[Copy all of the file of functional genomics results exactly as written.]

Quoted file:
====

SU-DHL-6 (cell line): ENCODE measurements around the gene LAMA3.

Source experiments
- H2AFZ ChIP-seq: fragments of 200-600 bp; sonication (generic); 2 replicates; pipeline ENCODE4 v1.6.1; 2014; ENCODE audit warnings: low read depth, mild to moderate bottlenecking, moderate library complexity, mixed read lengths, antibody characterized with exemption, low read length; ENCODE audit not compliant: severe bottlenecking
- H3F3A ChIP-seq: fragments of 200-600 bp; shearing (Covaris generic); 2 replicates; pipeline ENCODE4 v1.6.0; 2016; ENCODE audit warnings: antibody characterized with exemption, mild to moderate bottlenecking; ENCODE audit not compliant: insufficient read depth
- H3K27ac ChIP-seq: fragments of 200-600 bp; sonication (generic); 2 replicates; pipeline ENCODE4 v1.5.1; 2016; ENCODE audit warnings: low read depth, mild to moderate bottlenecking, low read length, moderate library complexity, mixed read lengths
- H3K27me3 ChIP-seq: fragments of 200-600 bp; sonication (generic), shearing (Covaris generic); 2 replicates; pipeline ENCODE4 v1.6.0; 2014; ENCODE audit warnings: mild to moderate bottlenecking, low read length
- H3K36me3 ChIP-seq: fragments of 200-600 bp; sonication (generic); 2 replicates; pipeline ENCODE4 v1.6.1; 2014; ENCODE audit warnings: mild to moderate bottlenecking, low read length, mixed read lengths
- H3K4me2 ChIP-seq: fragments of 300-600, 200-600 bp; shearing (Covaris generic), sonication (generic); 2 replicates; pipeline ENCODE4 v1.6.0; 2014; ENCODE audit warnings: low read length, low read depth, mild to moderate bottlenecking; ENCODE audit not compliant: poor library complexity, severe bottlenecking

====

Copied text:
SU-DHL-6 (cell line): ENCODE measurements around the gene LAMA3.

Source experiments
- H2AFZ ChIP-seq: fragments of 200-600 bp; sonication (generic); 2 replicates; pipeline ENCODE4 v1.6.1; 2014; ENCODE audit warnings: low read depth, mild to moderate bottlenecking, moderate library complexity, mixed read lengths, antibody characterized with exemption, low read length; ENCODE audit not compliant: severe bottlenecking
- H3F3A ChIP-seq: fragments of 200-600 bp; shearing (Covaris generic); 2 replicates; pipeline ENCODE4 v1.6.0; 2016; ENCODE audit warnings: antibody characterized with exemption, mild to moderate bottlenecking; ENCODE audit not compliant: insufficient read depth
- H3K27ac ChIP-seq: fragments of 200-600 bp; sonication (generic); 2 replicates; pipeline ENCODE4 v1.5.1; 2016; ENCODE audit warnings: low read depth, mild to moderate bottlenecking, low read length, moderate library complexity, mixed read lengths
- H3K27me3 ChIP-seq: fragments of 200-600 bp; sonication (generic), shearing (Covaris generic); 2 replicates; pipeline ENCODE4 v1.6.0; 2014; ENCODE audit warnings: mild to moderate bottlenecking, low read length
- H3K36me3 ChIP-seq: fragments of 200-600 bp; sonication (generic); 2 replicates; pipeline ENCODE4 v1.6.1; 2014; ENCODE audit warnings: mild to moderate bottlenecking, low read length, mixed read lengths
- H3K4me2 ChIP-seq: fragments of 300-600, 200-600 bp; shearing (Covaris generic), sonication (generic); 2 replicates; pipeline ENCODE4 v1.6.0; 2014; ENCODE audit warnings: low read length, low read depth, mild to moderate bottlenecking; ENCODE audit not compliant: poor library complexity, severe bottlenecking